I do not write mystery/thriller, so I have no idea if what I'm about to say applies to the written word. That kind of question is better served by Jennifer Hillier
. But it was the procedural drama that ended my 5-year hiatus from television1
. Now the best procedurals on television today (or at least over the last decade) keep their freshness by exploring new facets of their characters. The crimes (and overall plot) follow a predictable format each episode, which can help you figure out the whodunnit before the end of the show2
Step 1: The Crime
- Show us the body. This may even include the actual murder, but usually is a "slice of life" moment where a woman or a couple stumble on a body and the woman screams. This is the piece you get before the opening credits. Also the first bit after the credits where the medical examiner arrives, takes liver temperature, tells you time of death, and the investigators point out any clues that you need to keep in mind for later. This is a lot of telling not showing...or would be if it wasn't television where they're showing you everything.
Step 2: The Science
- Cue musical montage, quirky lab techs, and lots of pseudo-medical jargon that makes real medical professionals roll their eyes (or occasionally applaud in appreciation of the accuracy). This is also where criminal professionals cringe as what is happening might be scientifically possible but not in that time frame or on their budget. Lots of computers and flasks and analyzers. If you're watching NCIS, they'll have the body cut open and you can see a few internal organs. This is where the people that don't carry guns (unless you're on CSI) start telling you a bunch of stuff that basically narrows the focus down to only a few possible suspects. This is also when the people who carry guns (same people if you're on CSI) interrogate people and get their first suspect.
Step 3: The Twist
- Oh no! Newfound evidence provides an alibi for primary suspect. New information comes to light that changes the motive of the crime, calls into question the victimization of the corpse, or in some way broadens the scope of the investigation so that everything has to be questioned again. Boss person or hot head detective/investigator will lose his temper here. He'll posture, maybe hit his fist on the table and threaten. But witnesses will all point fingers at each other so now anyone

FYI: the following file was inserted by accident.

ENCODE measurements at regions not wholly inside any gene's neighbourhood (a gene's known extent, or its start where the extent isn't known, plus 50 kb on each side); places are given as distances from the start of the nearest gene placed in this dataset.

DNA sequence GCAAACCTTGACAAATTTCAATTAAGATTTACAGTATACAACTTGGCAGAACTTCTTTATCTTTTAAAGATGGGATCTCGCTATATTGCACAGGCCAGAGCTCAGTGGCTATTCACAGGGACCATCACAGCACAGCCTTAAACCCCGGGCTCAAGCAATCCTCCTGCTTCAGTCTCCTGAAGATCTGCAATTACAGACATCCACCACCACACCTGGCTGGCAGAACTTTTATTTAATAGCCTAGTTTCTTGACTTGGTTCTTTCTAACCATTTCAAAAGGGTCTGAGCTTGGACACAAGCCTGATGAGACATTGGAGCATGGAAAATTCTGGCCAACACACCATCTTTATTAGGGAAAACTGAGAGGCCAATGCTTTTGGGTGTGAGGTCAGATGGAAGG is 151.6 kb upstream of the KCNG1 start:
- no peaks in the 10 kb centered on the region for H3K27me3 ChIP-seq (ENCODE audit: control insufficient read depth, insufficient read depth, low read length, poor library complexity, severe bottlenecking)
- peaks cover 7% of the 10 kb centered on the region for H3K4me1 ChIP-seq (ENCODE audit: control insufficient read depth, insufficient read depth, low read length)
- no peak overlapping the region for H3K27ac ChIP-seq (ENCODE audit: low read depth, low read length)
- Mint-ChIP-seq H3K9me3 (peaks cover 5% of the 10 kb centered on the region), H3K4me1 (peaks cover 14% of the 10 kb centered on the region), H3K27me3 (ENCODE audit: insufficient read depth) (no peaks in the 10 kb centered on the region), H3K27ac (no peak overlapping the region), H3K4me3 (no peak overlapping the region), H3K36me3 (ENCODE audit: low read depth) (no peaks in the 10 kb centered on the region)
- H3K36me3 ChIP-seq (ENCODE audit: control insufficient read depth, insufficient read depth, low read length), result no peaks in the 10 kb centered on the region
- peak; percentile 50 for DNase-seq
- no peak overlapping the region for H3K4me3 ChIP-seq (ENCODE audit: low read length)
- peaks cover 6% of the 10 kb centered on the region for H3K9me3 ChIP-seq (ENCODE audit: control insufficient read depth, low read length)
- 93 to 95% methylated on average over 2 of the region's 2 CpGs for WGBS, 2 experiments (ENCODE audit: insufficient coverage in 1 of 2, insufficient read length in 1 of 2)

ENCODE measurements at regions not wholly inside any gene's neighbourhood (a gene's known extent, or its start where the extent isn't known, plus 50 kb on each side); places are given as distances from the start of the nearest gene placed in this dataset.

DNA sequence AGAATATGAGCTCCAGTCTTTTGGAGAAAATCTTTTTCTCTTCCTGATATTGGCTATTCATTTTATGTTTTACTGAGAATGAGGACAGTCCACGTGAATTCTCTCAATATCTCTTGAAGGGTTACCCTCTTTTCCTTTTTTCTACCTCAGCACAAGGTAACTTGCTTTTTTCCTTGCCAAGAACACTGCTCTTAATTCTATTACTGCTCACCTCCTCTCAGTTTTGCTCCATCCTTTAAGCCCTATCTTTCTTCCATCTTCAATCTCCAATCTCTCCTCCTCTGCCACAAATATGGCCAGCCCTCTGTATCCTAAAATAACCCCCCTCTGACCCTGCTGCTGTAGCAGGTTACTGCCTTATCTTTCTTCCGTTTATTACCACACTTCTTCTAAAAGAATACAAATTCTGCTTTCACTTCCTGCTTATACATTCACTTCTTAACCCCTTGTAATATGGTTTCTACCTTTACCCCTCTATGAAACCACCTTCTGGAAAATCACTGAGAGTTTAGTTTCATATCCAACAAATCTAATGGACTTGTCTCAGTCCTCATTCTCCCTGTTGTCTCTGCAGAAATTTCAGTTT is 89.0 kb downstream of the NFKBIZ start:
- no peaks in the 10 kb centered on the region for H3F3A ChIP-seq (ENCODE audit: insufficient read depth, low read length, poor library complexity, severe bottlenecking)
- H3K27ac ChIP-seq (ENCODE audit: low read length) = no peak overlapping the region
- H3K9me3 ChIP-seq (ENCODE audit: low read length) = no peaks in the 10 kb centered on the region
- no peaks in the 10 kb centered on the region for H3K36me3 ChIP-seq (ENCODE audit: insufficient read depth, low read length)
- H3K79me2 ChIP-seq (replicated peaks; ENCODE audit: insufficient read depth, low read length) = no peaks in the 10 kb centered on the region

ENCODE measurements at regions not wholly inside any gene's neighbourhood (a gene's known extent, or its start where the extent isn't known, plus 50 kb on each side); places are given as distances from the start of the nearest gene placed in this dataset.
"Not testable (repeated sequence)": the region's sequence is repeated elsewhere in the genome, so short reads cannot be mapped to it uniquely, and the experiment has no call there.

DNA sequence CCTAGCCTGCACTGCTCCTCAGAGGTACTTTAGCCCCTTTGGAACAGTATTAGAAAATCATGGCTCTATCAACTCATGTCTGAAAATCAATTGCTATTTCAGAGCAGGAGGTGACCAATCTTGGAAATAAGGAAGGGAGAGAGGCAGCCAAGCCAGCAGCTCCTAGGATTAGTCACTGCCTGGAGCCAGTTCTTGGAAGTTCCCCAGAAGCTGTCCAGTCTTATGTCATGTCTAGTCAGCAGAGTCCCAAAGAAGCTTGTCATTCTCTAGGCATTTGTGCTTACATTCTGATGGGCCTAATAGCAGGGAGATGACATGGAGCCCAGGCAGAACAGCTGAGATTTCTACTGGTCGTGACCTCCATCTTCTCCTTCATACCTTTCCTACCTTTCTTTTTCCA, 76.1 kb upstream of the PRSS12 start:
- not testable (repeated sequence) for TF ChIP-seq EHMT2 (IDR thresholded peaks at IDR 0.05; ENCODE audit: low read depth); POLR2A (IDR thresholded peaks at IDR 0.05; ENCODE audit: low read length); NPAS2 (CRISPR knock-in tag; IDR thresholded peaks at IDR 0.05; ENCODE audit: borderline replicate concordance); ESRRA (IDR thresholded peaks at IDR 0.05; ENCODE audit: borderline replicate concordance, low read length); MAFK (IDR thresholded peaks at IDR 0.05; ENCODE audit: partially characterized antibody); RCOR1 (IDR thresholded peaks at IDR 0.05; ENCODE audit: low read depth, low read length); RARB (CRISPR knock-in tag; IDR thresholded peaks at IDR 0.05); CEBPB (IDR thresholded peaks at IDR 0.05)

can be guilty. Whatever shall we do!
Step 4: The Chase
- We have the break in the case we need! Grab your guns and your cars and let's go drive recklessly! We will not call for backup or in any way coordinate with the local squad cars or if we do, none of them will be able to accomplish anything other than chasing us or possibly hitting a parked car and flipping upside down. There may be a foot chase or a gun fight. Someone might get nicked. If you're one of the good guys, you might look like you got shot, but don't worry, it only hit your vest so get back out there! Oh, you were too slow. The villain got away. But the chase revealed the information you need. Now one of you knows the whodunnit. You're not going to tell anyone else, though, because if you didn't orchestrate the person's capture and then reveal their identity Scooby-Doo style, how would any of your peers know that you're better than them?
Step 5: The Capture
- Through guile and wit, you trick the villain into a carefully laid trap, not only apprehending the criminal, but eliciting a confession as well. Criminals are the talkingest people out there. Shut up and get a lawyer. A lot of the time, their evidence is purely circumstantial and then you go blabbing and do yourself in (a la every episode of Monk or Psych3
ever made). Finally we get the reveal and it is...one of the non-main characters you've met this episode. The criminal is NEVER someone you haven't met before because it makes the entire thing seem like a total waste of time. If you haven't had a chance to try and guess, that's cheating. It breaks the unspoken rule between viewer and procedural drama that you should have the chance to guess before the villain is revealed. (Every so often, it's a double-twist where the original twist-causing witness is in fact the villain having sent the investigators on a wild goose chase.)
And thus, justice is meted out over our fair city!
So I quit watching TV in 99 and totally missed Firefly and the West Wing. I saw both on DVD and worried I had missed other awesome programming (I had not). Then I saw a commercial while I was at Burger King for a new show called Numb3rs. This looked awesome. I bought some rabbit ears for my TV and checked it out. I then saw "Call of Silence" from season 2 of NCIS and was totally hooked. I devoured TV for awhile until I got bored with almost all of it4
. NCIS seemed the only procedural that cared more about its characters than the crime (or at least it did until Shane Brennan took over then that show went to crap and I stopped watching).
Unless one of the good guys becomes the bad guy. This will happen at the end of season 2 or 3 or if they last, around season 7 or 8 to reinvigorate the franchise. Oh no, didn't see that coming! If a case goes unsolved, it will either be a recurring villain used for multiple season finales (or mid-season breaks) or it will be one of the investigators.
Don't get me wrong. I love Psych and own every season on DVD but most of those criminals would go free if they didn't confess.
I still watch Castle every week. That's the only show I make sure to watch weekly.